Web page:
3 how many more days of work you have so that we can
4 organise our work properly.
5 MR. NOBILO: We could speed up the tape, and
6 when we come to a particular section where you can see
7 that the army of Bosnia-Herzegovina is looting a
8 Croatian village, we could stop there for awhile and
9 have the normal speed, whereas, we could go through the
10 rest of the tape at a higher speed.
11 (Videotape played)
12 MR. NOBILO: "The expelled Croats from the
13 municipality of Vares in Kakanj." That is the text you
14 have on the screen.
15 It says, "The village of Bistrik and
16 Crkvenjak." That's the text on your screens.
17 JUDGE JORDA: Who took these pictures,
18 Mr. Nobilo? Could you tell us? Is it from a state
19 television programme? Is it a private television
20 station? Can we know?
21 MR. NOBILO: The film was taken by the priest
22 that we saw at the beginning, and his name was written
23 up at the beginning of the tape. Later on, it was
24 mounted by the local television station at Kiseljak,
25 but originally, it was the tape taken by the priest.
1 Here it states precisely that "This is a new
2 film from Vares. This is Kiseljak Television."
3 May we slow down the tape now? This is the
4 village of Pogar. Shall we stop the tape here? We can
5 carry on at normal speed.
6 (Videotape played)
7 MR. NOBILO: This portion was now filmed by
8 the local television station of Kiseljak. You have the
9 date, the 4th of November, 1993, and the village of
10 Pogar. The village of Pogar is in the municipality of
12 These are the units of the BH army. You'll
13 be able to clearly see the insignia at some point, and
14 this is the point at which they are taking away things
15 from the village.
16 JUDGE JORDA: Perhaps we do not have to have
17 the second break but just work until 1.30 without a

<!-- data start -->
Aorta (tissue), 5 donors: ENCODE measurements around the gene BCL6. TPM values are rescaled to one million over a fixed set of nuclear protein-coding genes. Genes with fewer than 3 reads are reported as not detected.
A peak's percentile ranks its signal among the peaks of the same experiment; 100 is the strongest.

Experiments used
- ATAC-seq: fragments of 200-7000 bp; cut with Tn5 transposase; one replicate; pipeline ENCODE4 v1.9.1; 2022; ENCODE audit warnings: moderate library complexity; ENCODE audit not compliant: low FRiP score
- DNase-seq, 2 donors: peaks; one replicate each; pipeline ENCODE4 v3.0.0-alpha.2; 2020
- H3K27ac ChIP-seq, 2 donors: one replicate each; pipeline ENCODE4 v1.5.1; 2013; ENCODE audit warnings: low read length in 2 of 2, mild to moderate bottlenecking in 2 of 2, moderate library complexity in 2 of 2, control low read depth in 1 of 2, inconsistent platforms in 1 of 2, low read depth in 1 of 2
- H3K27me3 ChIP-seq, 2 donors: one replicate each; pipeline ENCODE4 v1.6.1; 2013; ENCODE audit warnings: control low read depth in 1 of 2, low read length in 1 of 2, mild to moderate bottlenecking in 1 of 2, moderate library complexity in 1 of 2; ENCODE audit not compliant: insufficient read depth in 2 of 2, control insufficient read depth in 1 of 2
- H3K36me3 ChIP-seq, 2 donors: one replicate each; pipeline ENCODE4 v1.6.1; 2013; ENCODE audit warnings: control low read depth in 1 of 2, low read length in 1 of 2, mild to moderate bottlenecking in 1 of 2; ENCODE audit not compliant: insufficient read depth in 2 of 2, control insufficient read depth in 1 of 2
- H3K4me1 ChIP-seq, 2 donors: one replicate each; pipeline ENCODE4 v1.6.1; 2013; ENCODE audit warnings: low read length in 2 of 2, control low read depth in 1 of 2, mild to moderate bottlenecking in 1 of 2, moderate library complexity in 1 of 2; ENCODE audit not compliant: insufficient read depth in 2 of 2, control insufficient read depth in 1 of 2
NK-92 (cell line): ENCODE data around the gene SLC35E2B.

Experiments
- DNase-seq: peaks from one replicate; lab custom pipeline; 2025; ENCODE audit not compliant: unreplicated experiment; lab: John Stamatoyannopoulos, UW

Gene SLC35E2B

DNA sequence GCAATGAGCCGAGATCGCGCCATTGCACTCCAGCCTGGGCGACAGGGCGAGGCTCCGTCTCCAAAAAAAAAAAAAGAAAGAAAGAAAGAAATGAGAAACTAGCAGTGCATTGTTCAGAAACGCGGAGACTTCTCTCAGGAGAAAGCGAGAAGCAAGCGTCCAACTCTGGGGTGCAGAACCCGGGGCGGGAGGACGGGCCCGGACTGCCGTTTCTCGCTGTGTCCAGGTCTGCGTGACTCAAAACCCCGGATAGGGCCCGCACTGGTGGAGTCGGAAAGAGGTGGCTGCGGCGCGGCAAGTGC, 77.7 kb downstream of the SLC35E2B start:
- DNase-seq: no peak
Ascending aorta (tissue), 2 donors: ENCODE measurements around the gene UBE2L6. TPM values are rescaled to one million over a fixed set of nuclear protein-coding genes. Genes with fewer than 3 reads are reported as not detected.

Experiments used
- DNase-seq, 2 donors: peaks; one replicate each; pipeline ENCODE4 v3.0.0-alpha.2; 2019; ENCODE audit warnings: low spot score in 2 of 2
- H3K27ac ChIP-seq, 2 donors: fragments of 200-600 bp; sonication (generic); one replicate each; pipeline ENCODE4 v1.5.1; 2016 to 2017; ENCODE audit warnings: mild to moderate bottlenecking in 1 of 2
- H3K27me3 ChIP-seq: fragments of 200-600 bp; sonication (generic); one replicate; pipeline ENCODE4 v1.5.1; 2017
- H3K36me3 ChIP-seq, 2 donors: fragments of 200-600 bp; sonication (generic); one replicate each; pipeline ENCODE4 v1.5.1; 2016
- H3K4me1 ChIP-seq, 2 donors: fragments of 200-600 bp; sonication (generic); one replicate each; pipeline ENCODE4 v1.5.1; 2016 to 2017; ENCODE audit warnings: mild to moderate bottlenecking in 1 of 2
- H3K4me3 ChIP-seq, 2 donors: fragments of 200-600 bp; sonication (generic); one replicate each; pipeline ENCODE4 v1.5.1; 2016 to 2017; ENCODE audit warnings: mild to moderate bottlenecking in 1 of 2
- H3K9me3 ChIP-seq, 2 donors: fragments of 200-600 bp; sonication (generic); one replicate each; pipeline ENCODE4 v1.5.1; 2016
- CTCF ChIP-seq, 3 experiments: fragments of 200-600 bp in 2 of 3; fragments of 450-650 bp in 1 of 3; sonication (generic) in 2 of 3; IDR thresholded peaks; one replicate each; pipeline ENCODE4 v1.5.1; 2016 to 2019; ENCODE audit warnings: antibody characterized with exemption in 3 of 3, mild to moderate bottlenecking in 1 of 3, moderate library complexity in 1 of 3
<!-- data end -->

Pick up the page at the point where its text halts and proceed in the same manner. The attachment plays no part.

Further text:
18 break, unless there's an objection on the part of the
20 No objection? All right. Thank you very
21 much. I'm not saying that their work is easier, but
22 perhaps we could gain some time. Okay. We can
23 continue then without a break until 1.30.
24 Is there no sound for this?
25 MR. NOBILO: Probably because we decided to
1 speed it up, but more or less, there's nothing to
2 hear. The video is self-explanatory, so there really
3 isn't a soundtrack, I don't think.
4 JUDGE JORDA: If the interpreters can hear
5 something, I don't quite agree with Mr. Nobilo, the
6 soundtrack is important. Thank you. I thank the
7 interpreters for their explanations.
8 MR. NOBILO: It is very hard to discern the
9 sound because you can only hear background noise rather
10 than words.
11 THE INTERPRETER: The units should be lined
12 up. They should take off their arm bands and hand them
13 over to the commander.
14 Who sent this? I'd kill someone for this. I
15 found it under the bed.
16 Edited by Television Kiseljak. Fojnica,
17 village of Bakovici, village of burned down houses by
18 the BH army, the 7th Muslim Brigade, the 110th Mountain
19 Brigade, the Special Unit Dzo, the municipality burned
20 down of Fojnica, devastated and burnt down houses. Our
21 colleague, Marinko, was one of the first to get into
22 the burned out village. The Muslims left the whole
23 place mined.
24 MR. NOBILO: Selo Bakovici.
25 THE INTERPRETER: This is the village of
1 Bakovici, the house of Nikola Bosnjak. Burned down and
2 devastated Croatian houses. They were looted too.
3 Tiles were broken down. Everything was stolen,
4 electricity equipment, everything. We never found
5 anything in these houses, not even clothes or footwear,
7 The Catholic cemetery above the village,
8 while the fighting was going on in the town of Fojnica,
9 our soldiers were buried there. This is yet another
10 reason for us to have Bakovici remain Croatian once and
11 for all. Our team, nevertheless, managed to film as
12 much as possible. These are war crimes. This was
13 guided by feelings of hatred for everything Croatian.
14 They forget that our wish to return home is much
15 stronger than anything they can feel. We want to build
16 an even better Bakovici.
17 You can also see graffiti by the
18 semi-literate members of the Dzamahirija. They tried
19 to turn Bakovici into a Dzamahirija. Units from Foca
20 and Visegrad were there too. Dzo is probably the most
21 popular amongst all of them belonging to the special